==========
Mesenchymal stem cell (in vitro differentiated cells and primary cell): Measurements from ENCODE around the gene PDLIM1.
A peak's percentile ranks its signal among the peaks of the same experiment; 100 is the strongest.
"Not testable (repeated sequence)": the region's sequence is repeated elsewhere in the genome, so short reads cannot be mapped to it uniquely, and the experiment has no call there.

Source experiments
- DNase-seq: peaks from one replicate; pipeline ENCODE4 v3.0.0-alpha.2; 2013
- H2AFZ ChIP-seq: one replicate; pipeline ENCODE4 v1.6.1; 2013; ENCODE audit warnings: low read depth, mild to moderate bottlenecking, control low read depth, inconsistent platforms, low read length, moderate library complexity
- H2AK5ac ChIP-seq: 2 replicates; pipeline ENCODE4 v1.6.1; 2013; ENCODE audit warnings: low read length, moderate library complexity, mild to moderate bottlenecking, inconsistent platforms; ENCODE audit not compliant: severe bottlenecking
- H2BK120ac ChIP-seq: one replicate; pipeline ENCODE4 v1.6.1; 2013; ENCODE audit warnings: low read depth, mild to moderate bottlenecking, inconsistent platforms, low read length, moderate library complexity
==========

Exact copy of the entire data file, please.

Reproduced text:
Mesenchymal stem cell (in vitro differentiated cells and primary cell): Measurements from ENCODE around the gene PDLIM1.
A peak's percentile ranks its signal among the peaks of the same experiment; 100 is the strongest.
"Not testable (repeated sequence)": the region's sequence is repeated elsewhere in the genome, so short reads cannot be mapped to it uniquely, and the experiment has no call there.

Source experiments
- DNase-seq: peaks from one replicate; pipeline ENCODE4 v3.0.0-alpha.2; 2013
- H2AFZ ChIP-seq: one replicate; pipeline ENCODE4 v1.6.1; 2013; ENCODE audit warnings: low read depth, mild to moderate bottlenecking, control low read depth, inconsistent platforms, low read length, moderate library complexity
- H2AK5ac ChIP-seq: 2 replicates; pipeline ENCODE4 v1.6.1; 2013; ENCODE audit warnings: low read length, moderate library complexity, mild to moderate bottlenecking, inconsistent platforms; ENCODE audit not compliant: severe bottlenecking
- H2BK120ac ChIP-seq: one replicate; pipeline ENCODE4 v1.6.1; 2013; ENCODE audit warnings: low read depth, mild to moderate bottlenecking, inconsistent platforms, low read length, moderate library complexity